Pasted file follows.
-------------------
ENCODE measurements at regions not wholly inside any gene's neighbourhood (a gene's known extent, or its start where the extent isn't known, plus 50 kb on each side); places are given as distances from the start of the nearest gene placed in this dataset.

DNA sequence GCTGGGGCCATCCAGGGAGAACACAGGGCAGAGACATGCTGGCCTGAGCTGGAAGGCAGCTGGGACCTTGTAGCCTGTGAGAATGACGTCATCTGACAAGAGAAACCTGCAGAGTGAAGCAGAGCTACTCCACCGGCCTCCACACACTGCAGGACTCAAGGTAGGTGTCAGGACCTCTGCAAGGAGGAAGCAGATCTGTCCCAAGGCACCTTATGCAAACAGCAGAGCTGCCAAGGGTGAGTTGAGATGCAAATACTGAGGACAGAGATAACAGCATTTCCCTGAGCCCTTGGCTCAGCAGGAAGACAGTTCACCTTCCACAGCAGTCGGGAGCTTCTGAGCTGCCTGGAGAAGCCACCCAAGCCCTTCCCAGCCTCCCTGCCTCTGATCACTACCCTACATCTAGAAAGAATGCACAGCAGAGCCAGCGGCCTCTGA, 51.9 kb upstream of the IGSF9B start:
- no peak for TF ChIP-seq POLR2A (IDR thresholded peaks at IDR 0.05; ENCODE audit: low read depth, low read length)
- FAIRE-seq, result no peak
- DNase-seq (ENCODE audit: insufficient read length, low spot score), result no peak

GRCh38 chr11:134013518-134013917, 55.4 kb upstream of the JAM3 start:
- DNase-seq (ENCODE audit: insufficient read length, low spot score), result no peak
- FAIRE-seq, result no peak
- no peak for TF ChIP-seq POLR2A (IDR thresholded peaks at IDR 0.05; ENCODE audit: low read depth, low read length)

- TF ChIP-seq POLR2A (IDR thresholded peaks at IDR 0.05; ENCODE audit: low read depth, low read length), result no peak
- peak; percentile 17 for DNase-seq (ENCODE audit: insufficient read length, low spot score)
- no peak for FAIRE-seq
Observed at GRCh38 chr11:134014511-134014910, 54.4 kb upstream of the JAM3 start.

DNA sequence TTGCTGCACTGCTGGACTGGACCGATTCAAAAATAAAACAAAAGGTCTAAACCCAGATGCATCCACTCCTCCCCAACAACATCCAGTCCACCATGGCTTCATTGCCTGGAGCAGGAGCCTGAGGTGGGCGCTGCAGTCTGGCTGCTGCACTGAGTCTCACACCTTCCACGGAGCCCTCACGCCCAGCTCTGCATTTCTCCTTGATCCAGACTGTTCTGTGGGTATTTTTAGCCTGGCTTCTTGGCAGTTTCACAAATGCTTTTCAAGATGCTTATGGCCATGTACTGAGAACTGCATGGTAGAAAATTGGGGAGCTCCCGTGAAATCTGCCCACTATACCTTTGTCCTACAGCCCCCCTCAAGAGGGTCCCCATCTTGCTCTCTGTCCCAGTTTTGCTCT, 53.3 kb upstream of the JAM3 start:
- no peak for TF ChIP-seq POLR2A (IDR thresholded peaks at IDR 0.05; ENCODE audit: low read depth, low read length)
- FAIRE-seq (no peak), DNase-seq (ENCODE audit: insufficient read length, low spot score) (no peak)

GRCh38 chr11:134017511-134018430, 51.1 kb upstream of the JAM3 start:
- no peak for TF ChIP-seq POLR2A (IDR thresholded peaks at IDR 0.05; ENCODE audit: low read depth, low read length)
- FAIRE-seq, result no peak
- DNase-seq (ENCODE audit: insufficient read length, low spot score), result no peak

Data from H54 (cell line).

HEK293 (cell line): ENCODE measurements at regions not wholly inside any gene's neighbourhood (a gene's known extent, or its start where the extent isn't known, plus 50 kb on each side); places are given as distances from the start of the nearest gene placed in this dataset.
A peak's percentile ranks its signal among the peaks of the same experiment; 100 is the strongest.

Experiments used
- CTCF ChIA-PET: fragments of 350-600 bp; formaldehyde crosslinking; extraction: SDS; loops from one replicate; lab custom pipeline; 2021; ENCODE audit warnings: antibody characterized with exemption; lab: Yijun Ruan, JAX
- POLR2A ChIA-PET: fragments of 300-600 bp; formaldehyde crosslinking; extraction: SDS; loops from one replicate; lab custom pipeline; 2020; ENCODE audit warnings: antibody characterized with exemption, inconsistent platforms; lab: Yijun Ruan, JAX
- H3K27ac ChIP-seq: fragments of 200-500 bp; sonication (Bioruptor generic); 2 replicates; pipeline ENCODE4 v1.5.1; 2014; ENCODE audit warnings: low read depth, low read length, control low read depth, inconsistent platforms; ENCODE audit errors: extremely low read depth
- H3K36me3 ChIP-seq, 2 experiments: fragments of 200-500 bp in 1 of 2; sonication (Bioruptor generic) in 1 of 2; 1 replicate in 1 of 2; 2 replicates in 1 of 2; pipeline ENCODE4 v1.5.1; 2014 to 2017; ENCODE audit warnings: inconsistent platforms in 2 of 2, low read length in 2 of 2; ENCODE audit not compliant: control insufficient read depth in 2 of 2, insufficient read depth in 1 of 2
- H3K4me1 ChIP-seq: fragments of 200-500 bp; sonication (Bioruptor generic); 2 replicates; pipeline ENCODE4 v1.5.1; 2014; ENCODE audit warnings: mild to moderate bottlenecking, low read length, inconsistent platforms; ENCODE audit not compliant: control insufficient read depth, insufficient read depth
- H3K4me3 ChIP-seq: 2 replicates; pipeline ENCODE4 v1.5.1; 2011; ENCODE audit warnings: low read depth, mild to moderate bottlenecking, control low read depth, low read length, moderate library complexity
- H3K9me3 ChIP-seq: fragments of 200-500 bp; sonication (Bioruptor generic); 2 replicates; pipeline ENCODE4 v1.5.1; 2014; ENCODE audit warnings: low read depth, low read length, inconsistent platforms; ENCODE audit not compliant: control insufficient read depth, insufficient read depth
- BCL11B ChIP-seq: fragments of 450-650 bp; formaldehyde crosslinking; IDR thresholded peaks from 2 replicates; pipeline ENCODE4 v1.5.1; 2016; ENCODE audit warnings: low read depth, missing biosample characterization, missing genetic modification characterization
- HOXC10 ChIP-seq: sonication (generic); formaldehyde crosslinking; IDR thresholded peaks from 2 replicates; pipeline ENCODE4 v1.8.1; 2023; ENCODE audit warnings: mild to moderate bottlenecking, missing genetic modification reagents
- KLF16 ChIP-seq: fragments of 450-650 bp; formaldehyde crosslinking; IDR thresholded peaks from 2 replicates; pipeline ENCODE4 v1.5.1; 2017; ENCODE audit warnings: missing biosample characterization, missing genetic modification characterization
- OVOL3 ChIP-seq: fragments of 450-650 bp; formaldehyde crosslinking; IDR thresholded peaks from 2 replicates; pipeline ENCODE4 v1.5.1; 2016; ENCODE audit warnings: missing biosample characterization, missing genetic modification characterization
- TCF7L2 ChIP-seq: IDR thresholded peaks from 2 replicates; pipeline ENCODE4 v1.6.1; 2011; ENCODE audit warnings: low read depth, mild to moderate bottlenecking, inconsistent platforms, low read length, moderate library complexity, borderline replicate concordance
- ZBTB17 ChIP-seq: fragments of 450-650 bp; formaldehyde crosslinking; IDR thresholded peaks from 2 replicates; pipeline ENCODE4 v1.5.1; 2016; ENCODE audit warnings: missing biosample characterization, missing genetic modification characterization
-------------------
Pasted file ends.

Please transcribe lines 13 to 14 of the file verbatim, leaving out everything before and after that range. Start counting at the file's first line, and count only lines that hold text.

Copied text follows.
Observed at GRCh38 chr11:134014511-134014910, 54.4 kb upstream of the JAM3 start.

DNA sequence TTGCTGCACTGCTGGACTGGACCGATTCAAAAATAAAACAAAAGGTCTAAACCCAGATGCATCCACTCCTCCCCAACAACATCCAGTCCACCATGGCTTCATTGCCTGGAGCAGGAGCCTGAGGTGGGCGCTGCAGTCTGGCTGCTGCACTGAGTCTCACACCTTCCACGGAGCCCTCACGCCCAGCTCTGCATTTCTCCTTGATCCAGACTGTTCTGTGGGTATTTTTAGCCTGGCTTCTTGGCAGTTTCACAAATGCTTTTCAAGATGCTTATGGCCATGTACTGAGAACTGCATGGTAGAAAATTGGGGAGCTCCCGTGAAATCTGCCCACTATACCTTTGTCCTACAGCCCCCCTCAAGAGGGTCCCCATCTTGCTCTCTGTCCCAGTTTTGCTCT, 53.3 kb upstream of the JAM3 start: